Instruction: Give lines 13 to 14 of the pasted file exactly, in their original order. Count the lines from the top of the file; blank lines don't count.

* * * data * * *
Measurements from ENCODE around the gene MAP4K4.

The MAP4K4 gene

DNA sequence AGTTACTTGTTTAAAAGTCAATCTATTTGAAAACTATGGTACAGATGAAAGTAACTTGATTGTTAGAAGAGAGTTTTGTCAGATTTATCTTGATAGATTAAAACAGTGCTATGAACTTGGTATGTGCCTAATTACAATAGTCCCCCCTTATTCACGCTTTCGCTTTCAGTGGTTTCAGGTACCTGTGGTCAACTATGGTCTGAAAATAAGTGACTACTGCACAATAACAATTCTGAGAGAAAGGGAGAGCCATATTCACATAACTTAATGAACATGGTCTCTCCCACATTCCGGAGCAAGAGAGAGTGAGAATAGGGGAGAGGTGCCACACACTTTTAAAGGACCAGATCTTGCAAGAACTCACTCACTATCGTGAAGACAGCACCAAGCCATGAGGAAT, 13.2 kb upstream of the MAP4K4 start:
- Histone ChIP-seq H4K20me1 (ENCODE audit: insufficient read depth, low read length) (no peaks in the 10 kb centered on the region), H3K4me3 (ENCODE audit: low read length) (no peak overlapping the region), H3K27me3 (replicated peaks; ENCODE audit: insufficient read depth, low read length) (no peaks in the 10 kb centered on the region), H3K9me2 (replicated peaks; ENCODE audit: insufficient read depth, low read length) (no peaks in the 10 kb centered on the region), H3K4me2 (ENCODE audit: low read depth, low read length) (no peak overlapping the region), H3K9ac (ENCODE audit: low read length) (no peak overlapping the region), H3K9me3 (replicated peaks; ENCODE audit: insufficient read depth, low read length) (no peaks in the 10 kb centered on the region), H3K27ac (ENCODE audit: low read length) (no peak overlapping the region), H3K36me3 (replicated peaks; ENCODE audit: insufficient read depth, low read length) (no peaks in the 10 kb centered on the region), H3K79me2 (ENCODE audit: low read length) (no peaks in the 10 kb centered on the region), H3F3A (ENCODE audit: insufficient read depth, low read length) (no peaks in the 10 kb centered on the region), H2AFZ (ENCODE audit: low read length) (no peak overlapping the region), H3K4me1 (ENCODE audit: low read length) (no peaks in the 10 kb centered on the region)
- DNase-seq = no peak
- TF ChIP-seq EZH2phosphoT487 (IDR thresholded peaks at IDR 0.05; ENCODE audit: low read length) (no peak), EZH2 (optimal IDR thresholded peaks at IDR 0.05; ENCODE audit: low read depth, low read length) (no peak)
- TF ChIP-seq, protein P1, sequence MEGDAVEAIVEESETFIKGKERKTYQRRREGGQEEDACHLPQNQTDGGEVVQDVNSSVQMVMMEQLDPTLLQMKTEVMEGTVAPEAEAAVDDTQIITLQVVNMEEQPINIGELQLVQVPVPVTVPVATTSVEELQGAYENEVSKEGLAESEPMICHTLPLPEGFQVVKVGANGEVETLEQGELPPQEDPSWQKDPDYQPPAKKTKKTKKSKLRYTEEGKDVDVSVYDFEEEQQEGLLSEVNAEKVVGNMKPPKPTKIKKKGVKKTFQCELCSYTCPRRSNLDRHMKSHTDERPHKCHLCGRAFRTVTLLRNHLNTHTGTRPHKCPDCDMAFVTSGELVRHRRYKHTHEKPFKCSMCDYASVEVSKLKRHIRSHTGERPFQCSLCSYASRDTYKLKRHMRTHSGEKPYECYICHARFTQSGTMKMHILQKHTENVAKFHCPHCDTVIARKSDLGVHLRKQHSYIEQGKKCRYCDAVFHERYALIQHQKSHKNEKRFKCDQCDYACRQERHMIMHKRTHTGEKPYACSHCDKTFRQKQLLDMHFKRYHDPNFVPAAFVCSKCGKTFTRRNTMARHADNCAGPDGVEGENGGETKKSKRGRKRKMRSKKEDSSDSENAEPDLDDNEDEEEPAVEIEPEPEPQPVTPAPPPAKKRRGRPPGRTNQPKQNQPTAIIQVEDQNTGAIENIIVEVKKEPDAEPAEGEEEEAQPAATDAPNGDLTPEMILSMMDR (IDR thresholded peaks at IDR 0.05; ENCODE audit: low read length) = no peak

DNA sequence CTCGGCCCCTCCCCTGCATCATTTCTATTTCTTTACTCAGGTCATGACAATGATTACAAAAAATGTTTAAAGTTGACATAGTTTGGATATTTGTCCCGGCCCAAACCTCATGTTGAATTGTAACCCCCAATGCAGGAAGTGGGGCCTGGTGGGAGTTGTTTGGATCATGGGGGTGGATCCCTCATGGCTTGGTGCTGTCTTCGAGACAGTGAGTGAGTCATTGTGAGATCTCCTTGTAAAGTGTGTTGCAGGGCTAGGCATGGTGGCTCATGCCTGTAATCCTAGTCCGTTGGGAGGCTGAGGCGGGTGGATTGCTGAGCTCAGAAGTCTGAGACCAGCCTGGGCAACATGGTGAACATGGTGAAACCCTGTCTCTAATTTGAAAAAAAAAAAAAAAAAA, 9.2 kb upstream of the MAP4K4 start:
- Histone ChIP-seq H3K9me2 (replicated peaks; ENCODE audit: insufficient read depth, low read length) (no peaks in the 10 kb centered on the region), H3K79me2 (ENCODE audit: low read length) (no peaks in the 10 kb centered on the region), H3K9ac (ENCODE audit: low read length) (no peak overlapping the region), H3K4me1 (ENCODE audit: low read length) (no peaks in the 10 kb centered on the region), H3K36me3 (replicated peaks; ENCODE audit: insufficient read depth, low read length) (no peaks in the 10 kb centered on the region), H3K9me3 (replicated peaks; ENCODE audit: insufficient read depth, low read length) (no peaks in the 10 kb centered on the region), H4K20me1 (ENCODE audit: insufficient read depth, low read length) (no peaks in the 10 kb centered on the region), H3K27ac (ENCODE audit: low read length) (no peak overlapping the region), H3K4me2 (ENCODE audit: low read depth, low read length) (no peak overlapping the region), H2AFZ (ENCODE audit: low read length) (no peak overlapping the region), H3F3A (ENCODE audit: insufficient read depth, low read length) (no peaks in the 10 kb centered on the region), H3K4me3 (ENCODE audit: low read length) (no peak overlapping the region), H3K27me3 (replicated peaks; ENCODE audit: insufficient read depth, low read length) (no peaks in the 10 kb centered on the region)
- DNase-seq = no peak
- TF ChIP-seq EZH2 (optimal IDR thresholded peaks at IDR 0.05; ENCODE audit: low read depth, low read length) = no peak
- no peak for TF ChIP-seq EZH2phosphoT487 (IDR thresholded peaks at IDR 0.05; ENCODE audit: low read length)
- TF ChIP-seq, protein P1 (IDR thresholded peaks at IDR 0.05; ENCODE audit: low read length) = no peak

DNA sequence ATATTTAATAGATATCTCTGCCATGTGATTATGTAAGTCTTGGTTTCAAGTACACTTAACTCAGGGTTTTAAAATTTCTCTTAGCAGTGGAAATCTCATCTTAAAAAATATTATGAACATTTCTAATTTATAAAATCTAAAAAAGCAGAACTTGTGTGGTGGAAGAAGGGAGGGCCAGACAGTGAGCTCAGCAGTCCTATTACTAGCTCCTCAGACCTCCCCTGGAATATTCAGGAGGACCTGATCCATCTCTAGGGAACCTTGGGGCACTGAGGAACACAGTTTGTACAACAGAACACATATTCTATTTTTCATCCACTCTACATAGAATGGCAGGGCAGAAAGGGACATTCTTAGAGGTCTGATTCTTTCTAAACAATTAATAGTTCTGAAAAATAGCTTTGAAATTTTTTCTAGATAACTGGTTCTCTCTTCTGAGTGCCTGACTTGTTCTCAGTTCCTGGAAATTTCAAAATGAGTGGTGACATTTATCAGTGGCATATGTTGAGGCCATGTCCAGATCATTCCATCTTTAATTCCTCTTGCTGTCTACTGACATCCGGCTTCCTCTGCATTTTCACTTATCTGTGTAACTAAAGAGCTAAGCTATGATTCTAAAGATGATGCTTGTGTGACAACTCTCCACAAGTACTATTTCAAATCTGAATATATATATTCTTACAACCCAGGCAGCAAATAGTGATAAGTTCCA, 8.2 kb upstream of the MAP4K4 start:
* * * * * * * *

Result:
- TF ChIP-seq, protein P1 (IDR thresholded peaks at IDR 0.05; ENCODE audit: low read length) = no peak

DNA sequence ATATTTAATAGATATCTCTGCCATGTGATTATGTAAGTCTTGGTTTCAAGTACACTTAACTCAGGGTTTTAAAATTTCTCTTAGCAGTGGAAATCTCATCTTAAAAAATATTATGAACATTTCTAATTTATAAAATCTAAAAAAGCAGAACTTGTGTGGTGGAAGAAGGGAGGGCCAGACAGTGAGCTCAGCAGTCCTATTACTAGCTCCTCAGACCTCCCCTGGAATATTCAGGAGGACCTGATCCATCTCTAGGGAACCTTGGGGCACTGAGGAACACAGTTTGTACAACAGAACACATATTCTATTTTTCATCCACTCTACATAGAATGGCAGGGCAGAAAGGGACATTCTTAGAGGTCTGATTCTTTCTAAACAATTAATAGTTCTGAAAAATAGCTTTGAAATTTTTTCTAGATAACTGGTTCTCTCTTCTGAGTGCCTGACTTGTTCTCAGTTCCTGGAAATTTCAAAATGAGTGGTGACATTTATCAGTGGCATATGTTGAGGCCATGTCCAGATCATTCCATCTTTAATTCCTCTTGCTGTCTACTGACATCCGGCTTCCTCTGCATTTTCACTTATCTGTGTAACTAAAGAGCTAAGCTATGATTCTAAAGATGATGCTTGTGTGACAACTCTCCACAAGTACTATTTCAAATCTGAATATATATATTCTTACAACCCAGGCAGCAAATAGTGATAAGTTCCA, 8.2 kb upstream of the MAP4K4 start: